We would swim in anything that would hold water including lakes, ponds, streams, creeks, and even extremely large mud puddles after a heavy rain. (Heck we even played in the rain.)
We played on old rocks, bricks, dirt mounds, fields, junk piles, and everything else that looked liked an adventure on this planet earth.
We drank water out of wells, garden hoses, and public fountains.
Yes… we got leeches now and then, or ticks, or chiggers, or what not but it wasn’t a big deal. That was part of life, not a reason to stop doing what we were doing.
We had toys with small parts, toys that shot projectiles, chemistry sets that required flame, and wood burning sets that required hot irons.
We had trains, race tracks, and games that required us to plug chords into sockets without safety plugs.
We had hobby kits that required needles, scissors, x-acto knives, paints and glue.
We had model rockets and gas powered toy planes.
We had firecrackers, bottle-rockets, cherry bombs, smoke bombs, sizzling snakes, and plastic smoking monkeys.
We had all of this… and my parents house is still standing.
I lived just outside of a small town so my bike was one of my best friends. I didn’t have a safety helmet, knee pads or elbow pads. Get dinged up? If I would even stop playing long enough for mom to look at it, she would wash it with a washcloth, slap a band-aid on it and out the door I would go to eventually crash into something else.
I couldn’t even count the number of times I kissed the concrete while learning how to skateboard, took a tumble while trying to walk on stilts, or slipped and fell out of a tree.
We ate as a family at breakfast and supper every single day. On weekends that included lunch.
We watched several television shows together like Hee Haw, Sonny and Cher, Battlestar Galactica, and The Muppet Show.
My father was not my best friend. He was my father. He corrected me, he paddled me, and he gave me his wisdom. We became best friends after I moved out and started a life of my own.
Cooking and Tools:
My mother was a stay at home mom until probably about the time I started 7th or 8th grade. She had taught me how to cook at a very young age. So when mom started working again it was nothing for my parents to come home and have seen that I had cooked Spaghettios on the stove or baked up a batch of cookies for a treat.
We used hammers, nails, knives, saws and drills to build things like ramps, club houses, and tree houses. (Though I must confess we did get in trouble a few times for leaving one of dads tools out in the rain.)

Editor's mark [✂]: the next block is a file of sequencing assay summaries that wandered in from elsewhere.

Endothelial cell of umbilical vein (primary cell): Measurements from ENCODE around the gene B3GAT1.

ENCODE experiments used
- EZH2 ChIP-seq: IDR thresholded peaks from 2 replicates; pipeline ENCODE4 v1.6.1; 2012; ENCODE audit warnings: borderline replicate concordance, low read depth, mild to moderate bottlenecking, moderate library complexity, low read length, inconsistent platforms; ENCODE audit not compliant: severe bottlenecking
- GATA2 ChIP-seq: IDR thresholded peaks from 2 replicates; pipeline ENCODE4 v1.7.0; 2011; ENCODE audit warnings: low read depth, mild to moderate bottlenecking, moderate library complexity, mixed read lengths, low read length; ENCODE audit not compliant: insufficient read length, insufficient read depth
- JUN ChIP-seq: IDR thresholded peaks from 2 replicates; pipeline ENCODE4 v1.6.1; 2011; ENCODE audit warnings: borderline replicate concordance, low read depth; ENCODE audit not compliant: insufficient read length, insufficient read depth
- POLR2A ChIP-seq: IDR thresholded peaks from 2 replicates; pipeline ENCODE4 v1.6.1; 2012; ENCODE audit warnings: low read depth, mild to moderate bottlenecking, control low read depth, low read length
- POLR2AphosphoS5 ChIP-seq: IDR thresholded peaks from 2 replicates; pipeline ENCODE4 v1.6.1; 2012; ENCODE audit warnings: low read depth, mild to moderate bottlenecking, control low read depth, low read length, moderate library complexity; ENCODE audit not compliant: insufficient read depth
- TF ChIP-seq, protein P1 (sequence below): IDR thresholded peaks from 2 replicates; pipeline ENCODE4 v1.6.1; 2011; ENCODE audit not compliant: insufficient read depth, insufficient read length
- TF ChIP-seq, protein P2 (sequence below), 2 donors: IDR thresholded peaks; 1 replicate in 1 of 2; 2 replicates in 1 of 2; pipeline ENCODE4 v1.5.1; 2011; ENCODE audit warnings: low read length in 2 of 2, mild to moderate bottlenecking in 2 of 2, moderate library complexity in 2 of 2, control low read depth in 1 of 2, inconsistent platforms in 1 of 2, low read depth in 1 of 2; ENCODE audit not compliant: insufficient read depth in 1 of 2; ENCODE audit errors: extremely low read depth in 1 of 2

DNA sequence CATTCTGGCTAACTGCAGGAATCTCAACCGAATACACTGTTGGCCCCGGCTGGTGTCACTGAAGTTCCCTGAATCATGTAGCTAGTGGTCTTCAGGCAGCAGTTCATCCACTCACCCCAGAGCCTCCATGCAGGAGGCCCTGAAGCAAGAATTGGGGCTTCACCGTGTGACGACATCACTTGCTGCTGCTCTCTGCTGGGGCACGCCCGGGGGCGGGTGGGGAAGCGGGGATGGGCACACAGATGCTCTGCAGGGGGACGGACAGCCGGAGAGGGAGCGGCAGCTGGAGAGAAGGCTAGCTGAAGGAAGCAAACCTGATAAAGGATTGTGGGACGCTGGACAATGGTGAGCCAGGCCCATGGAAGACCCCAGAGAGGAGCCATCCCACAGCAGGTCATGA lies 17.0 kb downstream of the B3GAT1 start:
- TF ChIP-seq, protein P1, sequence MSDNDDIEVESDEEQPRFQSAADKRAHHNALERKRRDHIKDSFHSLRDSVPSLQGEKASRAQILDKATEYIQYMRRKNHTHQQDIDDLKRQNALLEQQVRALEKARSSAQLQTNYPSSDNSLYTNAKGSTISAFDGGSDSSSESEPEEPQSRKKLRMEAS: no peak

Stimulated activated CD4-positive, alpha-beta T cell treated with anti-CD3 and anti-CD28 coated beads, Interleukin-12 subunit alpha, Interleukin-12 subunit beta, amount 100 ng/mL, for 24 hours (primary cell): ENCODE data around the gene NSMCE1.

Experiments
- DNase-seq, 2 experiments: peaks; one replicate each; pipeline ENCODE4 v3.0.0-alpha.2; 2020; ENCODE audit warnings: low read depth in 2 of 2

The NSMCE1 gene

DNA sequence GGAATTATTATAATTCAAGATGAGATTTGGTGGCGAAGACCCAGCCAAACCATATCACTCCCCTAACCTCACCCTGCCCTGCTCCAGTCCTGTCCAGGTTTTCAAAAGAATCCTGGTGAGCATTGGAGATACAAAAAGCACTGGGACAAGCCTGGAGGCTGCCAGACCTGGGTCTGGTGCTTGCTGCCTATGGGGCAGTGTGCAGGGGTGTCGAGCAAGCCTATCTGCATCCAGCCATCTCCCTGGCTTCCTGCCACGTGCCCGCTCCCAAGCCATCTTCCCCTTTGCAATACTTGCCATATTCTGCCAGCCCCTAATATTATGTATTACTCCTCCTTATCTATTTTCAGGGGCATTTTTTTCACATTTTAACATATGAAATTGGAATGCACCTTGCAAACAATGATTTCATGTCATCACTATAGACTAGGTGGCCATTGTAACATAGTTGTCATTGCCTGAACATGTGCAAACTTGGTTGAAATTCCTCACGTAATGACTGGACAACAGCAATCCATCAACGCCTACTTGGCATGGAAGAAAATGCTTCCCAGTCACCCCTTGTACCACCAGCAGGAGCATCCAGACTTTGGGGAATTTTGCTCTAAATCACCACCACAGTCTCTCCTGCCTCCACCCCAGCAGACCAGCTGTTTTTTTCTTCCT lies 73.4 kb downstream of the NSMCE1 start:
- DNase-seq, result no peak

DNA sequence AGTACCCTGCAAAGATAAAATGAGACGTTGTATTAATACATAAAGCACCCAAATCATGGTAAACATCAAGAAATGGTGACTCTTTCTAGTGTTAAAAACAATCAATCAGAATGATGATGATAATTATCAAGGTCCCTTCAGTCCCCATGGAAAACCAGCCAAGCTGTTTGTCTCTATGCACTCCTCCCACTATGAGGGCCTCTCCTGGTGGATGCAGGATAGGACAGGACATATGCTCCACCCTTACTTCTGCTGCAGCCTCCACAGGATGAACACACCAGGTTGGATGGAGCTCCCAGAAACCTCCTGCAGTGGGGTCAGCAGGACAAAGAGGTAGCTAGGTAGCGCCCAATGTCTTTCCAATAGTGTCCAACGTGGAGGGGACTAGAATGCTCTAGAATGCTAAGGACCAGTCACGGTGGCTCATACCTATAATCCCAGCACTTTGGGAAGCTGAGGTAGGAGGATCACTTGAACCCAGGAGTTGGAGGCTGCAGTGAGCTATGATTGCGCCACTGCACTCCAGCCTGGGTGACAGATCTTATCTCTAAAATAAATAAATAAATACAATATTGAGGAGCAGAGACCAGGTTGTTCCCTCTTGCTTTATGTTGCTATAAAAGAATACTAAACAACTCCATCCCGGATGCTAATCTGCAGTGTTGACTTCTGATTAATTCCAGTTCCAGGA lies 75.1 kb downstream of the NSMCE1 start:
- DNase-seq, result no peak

After my mom went back to work I rode my bike home to an empty house after school. I would watch after school programming while eating a snack and then go outside to play.
During the summers I would go to a friend’s house or just find something to do at home. What may start out as an adventure in the creek of the back field may lead to an all day extravaganza in town. My parents didn’t know where I was 24/7, and they didn’t worry. I just had to be home in time for supper. If I was doing something wrong, believe me, someone would have called my parents and they would be fully aware of the situation way before I got home.
Everybody seemed to lookout for your kids without you even asking.
I don’t ever remember fashion being an issue while growing up. When we were kids we could have cared less what each other was wearing. There weren’t any must have brands. The only thing I remember hating was new jeans. I wanted to wear them out as fast as possible so I could get some cool patches on them. (Which was really hard with those stupid Sears Toughskins.)
We also learned how to shoot “BB” guns and real guns at an early age. I had a my own very simplistic “BB” gun in grade school. When I showed that I knew how to use it respectfully, I was upgraded to a much nicer “BB” gun. Eventually I got my own .22 caliber rifle.
My father always had loaded guns in the house. We knew that the wrath of God would be upon us if we even touched it with the tip of a finger. We never, ever, handled those guns even when we were alone in the house.
The sad realization of this post is the fact that I grew up with loving and caring parents, I had a great time being a kid, and these same parents would probably be considered monsters by today’s standards.
But I also came to the realization of how much faith and trust my parents had in me. When looking back at all the privileges that I had, my parents trusted me a lot.